Nature Deficit

— vitamin-tree

forests get in there

I came across The Japanese Art and Science of Forest Bathing: How Trees Can Help You Find Health and Happiness. What is forest bathing? How do I practice?

Forest bathing is hanging out in the forest for at least 2 hours. You could do anything, but the best way is to take in nature through the senses, smell the trees, touch the branches, moss, listen to the birds, the rustle of leaves. The book is more of a coffee table book with lots of pictures, white space and large text. Without much hard evidence, the book infers that forests may cure (or prevent) ailments commonly complained about: cancer, depression, sleeplessness.

Of course being in nature is healthier but the book doesn’t provide much definitive evidence. While I was disappointed by the lack of science, the book provided new concepts on how to enjoy nature thoughtfully.

I. Tsukimi, moon viewing

The harvest moon was up in the sky a few days ago and it was glorious. I can see why people historically held parties in castles in Japan just to view the moon.

I’m also reminded how fascinating the moon can be. Back when I was young, Apollo 13 was a hit movie. Space Camp was more desirable than visiting Disneyworld. My family spent a lot of time driving between Chicago and Springfield, Illinois to visit relatives. I had a lot of time to stare at the moon over fields of corn.

The moon has always been a marvel and I continue to enjoy looking at it when I do see it today. Although it gives me incredible joy, I don’t spend time trying to seek this experience. Perhaps, like forest bathing, I need to work it into my life. Find the next clear night, find a good spot to look at the moon. These are not easy tasks.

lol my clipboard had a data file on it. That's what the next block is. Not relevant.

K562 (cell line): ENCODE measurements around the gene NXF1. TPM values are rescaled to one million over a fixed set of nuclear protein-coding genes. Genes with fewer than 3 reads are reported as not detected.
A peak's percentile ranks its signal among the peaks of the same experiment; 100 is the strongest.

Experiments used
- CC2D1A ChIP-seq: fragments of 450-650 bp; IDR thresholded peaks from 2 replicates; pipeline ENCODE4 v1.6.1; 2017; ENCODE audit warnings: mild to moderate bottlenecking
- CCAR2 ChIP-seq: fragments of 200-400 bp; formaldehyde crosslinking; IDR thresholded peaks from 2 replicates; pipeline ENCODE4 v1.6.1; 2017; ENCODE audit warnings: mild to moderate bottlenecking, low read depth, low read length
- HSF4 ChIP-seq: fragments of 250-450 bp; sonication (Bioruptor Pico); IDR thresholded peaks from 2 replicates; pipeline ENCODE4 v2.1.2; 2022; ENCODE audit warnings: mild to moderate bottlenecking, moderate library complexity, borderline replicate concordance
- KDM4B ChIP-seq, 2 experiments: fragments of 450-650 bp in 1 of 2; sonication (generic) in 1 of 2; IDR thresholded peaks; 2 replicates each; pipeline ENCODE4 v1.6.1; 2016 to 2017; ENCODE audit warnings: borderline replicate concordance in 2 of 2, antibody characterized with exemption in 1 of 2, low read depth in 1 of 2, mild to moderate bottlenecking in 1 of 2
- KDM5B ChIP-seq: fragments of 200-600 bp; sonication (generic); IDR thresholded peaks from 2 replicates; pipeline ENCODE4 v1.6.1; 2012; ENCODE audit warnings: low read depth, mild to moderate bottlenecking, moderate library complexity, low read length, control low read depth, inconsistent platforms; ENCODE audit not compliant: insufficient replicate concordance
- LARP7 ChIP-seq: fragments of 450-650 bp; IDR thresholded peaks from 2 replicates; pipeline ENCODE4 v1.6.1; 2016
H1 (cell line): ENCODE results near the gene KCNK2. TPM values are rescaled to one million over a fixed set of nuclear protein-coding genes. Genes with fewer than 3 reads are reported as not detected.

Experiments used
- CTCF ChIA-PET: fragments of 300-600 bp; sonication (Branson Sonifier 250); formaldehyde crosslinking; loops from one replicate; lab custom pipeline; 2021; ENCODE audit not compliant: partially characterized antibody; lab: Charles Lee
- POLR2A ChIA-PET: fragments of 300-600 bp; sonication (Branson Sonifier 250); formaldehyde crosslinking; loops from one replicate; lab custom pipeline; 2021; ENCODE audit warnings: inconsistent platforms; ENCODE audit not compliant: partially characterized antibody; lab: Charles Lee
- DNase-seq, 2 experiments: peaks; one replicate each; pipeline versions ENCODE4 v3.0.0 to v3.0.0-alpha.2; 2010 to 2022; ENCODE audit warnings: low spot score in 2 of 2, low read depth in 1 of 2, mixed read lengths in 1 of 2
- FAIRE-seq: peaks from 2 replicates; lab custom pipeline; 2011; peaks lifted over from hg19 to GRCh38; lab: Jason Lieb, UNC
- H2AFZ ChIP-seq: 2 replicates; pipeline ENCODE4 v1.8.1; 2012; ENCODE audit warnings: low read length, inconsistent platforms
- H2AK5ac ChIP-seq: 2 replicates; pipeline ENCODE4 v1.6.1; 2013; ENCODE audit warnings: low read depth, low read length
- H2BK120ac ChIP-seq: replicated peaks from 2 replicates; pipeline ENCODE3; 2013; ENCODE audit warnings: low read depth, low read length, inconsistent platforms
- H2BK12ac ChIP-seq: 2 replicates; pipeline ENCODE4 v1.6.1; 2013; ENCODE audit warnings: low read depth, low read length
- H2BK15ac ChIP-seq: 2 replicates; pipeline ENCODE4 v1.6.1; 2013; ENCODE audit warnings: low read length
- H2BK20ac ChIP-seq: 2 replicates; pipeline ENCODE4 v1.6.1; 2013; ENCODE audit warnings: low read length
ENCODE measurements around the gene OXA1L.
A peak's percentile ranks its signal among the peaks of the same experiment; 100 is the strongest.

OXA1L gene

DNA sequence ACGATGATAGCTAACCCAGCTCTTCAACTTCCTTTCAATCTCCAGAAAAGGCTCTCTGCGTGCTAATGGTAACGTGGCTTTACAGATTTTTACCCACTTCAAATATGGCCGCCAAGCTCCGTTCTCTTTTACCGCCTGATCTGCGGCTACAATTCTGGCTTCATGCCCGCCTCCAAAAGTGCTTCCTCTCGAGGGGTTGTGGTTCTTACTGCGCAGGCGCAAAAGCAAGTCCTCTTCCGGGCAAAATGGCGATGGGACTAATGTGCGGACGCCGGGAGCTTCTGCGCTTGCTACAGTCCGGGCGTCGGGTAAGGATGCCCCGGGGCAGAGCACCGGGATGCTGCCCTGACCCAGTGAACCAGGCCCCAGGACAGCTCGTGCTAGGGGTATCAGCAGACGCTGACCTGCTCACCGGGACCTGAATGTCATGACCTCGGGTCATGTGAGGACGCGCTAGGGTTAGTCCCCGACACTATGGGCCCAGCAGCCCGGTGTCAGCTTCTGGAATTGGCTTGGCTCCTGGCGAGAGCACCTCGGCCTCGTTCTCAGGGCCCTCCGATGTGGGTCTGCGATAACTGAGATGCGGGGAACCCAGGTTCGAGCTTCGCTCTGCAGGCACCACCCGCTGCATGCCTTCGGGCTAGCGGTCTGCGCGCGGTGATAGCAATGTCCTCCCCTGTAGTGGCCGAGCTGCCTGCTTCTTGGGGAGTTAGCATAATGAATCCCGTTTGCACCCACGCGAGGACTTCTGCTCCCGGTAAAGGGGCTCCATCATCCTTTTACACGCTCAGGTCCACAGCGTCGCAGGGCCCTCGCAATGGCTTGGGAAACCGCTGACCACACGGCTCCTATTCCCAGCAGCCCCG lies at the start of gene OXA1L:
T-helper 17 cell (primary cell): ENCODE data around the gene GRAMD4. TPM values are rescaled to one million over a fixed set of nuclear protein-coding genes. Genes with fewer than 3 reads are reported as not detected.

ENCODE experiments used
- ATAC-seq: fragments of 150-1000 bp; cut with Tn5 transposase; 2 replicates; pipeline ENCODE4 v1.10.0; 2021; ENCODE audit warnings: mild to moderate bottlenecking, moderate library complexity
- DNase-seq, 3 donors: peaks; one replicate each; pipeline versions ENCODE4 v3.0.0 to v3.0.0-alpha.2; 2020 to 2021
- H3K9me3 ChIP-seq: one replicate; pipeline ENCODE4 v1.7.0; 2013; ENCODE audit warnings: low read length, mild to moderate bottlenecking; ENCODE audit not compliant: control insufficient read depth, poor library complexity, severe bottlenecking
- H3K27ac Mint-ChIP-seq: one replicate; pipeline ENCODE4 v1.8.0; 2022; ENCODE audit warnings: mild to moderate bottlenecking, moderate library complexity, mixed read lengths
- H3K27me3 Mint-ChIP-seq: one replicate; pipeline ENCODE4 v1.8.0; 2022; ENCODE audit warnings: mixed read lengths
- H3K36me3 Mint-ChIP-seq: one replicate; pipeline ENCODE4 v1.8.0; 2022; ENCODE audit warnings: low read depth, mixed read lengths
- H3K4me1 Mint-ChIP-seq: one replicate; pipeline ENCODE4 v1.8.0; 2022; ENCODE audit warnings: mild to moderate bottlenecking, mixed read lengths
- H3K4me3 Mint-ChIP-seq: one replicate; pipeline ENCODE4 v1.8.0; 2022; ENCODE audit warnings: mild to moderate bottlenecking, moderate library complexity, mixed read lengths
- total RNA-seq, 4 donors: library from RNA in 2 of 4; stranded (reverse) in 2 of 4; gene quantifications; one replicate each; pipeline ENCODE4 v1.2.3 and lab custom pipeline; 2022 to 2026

II. Being Outside

“Americans spend 93% of their time indoors”

93% seems like an excessive amount of time indoors and I do spend approximately that amount of time. Conscious of the time spent inside, I went out for a walk yesterday. Now I’m sitting under a tree on my patio. I always feel physically better outside–why am I not out as much? (Too lazy?)

III. Technostress

In 1984, the term technostress was used to describe unhealthy behavior around new technology. Now ‘technostress’ is just normal (not even stress).

Have you seen people’s posture? I sling my neck forward to bend over the phone. It takes too much work to lift my arm closer so I can scroll through reddit on my phone.

IV. Fractals

Throughout the book, author makes the claim that we, as humans, crave nature. It’s in our DNA to be around natural things because we are emerged from nature (aren’t we still part of nature?!). So, fractals found in nature are things that make us relax.

fractals on trees “Looking at natural fractal patterns can reduce our stress by as much as 60%.”

I’ve never heard of such a thing but while camping a few weeks ago, I was examining tree silhouettes at dusk. They can be amazingly perfect, more balanced symmetry than the spread out branches you’d find on a wall paper drawing. Perhaps there is something about fractals–there are so many mesmerizing youtube videos with infinite fractals to get lost in.

V. Going barefoot

It feels great to go barefoot. Not only on dirt and sand but on cement and different surfaces outside. Similar to moon watching, it’s an activity I deeply enjoy but don’t do. I don’t want to take off my socks! (Too much work!)

Perhaps these activities seem too basic. Not special enough for me to put energy towards.

‘Driving to a place to watch the moon?’ Isn’t there something on Netflix?’ It’s amazing to stare at the moon, to breath in fresh air at night but it’s also not exciting enough to inspire me to get out there. It’s like taking a shower–once I’m in it’s great but before…so difficult to get in.

It takes a lot of work to enjoy things I truly love. So I’m more often doing things I mediocre enjoy, like tv. There’s a payoff, energy is limited despite whether we have free time.

But in terms of health, I should start working to have fun.

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